My concern is the loss of HISTORY. With most of our literature in electronic format now, it's easier than ever to "redefine" history on the fly. Case in point; in my state, there was a woman who made news as the first illegal alien to be hired to a state government job. The article featured a picture of her standing with her family in front of a HUGE Mexican flag on the day of her graduation from one of OUR state colleges, with her quoting "I do this for Oaxaca, the place that I love." One of my hard Left-leaning colleagues didn't believe me when I told him about it, so I went looking for the article to send him. I found the article, but both the picture and the woman's quote had been EDITED OUT. There was no finding the original version of the article! History had been "redefined." 'Makes you wonder why there is no plan for "dead tree" historic records in the Obama presidential library...

    There are many knowledgeable people out there studying the ruins of lost civilizations, wondering how people who built such great things could have disappeared without a trace. Meanwhile, we're setting ourselves up for the same end, and these same knowledgeable people don't seem to notice...

  3. Glen - To quote that great master of wisdom, Yoda: "Always in motion is the future. Difficult to see".

    A total collapse has a certain grand ring to it, does it not? Entire civilizations snuffed out, small pockets of light across a dark landscape, the struggle for survival and the attempt to build something new and better out of the ruins.

    It probably will not happen like that of course - these things never do. What we can safely do is extrapolate based on past events:

    1) There are such things as societal collapses. Societies and civilizations are born, mature, grow old, and die.

    2) The intricate nature of the world economy has made it such that everything is really dependent on everything else and the world is strung together by a million small parts, each one which could harm the system if it does not work correctly.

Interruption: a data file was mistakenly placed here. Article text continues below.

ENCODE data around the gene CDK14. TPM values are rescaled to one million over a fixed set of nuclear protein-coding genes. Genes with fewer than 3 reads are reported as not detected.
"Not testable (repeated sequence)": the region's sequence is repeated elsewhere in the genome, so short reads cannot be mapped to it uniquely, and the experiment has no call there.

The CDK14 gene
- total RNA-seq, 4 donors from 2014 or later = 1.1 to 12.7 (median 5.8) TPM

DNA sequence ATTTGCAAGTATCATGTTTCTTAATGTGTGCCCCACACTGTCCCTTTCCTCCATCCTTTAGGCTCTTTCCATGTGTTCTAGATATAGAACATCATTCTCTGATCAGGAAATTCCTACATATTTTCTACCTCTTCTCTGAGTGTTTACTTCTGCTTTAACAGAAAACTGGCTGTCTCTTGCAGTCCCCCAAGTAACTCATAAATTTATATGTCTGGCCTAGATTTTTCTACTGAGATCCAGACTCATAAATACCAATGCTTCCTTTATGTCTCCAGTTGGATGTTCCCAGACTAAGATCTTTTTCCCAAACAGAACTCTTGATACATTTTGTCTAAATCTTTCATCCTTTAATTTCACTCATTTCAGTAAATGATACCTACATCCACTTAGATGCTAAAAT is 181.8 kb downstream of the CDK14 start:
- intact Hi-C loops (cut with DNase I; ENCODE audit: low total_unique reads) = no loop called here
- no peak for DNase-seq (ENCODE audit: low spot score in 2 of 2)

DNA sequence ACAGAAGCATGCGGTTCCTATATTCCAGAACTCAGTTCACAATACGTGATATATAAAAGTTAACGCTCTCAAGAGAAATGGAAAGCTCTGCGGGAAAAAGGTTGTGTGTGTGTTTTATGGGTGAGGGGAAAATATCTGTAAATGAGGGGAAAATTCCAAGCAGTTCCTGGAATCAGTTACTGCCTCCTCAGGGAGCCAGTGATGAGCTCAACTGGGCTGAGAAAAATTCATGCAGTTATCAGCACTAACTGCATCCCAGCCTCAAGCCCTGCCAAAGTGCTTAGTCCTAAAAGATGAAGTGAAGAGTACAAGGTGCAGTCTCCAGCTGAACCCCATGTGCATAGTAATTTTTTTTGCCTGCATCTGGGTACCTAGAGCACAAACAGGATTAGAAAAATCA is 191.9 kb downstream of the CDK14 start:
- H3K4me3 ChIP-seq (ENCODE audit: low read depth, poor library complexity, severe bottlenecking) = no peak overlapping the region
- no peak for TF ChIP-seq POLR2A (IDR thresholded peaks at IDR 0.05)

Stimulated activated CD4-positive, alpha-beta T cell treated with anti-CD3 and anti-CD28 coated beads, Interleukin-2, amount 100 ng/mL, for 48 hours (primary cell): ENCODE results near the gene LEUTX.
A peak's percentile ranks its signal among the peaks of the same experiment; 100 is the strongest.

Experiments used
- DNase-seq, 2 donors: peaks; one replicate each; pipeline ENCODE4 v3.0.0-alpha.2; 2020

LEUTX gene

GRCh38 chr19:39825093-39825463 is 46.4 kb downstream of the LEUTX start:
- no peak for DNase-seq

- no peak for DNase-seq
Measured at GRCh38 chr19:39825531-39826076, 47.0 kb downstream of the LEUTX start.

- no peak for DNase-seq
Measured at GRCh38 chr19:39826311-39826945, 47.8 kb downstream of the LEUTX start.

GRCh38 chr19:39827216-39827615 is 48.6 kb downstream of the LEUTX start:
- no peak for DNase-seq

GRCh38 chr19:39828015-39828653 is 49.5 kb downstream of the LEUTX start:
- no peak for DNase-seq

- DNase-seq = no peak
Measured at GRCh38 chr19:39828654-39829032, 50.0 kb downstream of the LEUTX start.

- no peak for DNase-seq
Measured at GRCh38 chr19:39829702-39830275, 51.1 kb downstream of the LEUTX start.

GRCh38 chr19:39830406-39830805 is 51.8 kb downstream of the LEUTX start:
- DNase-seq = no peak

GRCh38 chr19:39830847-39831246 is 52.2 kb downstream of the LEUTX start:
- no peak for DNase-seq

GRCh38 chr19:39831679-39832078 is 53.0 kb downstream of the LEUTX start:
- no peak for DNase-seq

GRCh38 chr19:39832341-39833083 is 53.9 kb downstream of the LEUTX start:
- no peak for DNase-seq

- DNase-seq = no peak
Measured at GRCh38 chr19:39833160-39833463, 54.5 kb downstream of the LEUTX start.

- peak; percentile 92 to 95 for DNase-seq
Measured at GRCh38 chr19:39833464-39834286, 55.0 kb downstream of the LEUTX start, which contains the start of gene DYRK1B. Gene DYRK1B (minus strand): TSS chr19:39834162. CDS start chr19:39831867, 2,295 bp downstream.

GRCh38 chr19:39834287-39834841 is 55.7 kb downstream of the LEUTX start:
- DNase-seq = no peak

3) The bulk of the world's population is now urban and as such, contributes little to their own survival. In any sort of outage lasting more than a week, cities will become a starving, foul smelling mess at best.

    4) More than ever, people (at in least in the West) do not have the skills they would need to survive in a semi-civilized world.

    5) Our economic structure is built almost completely on debt. At some point, that all comes due.

    This is excludes some of the more ominous options like war, meteors, space aliens - which fall into the category of "Wow, that would be so cool if it was not going to kill us".

    So my assessment would be I cannot see the future, but we are primed in such a way that any small hiccup not attended to could radically alter the system. After all, it is the specialized animals that always go first in a climate change, not the generalists.

  4. Pete, what you state is precisely what Orwell predicted. History is now defined on the fly, or deleted at will. That is why I place so much emphasis on owning old books and have the actual hard copy - someday in the future, these will be the only standard of truth against a variable narrative.

  5. watch david dubyne on youtube if we are at the edge of an ice age or even a few years with no summer it would be good to find out what edibles will grow and mature in the colder weather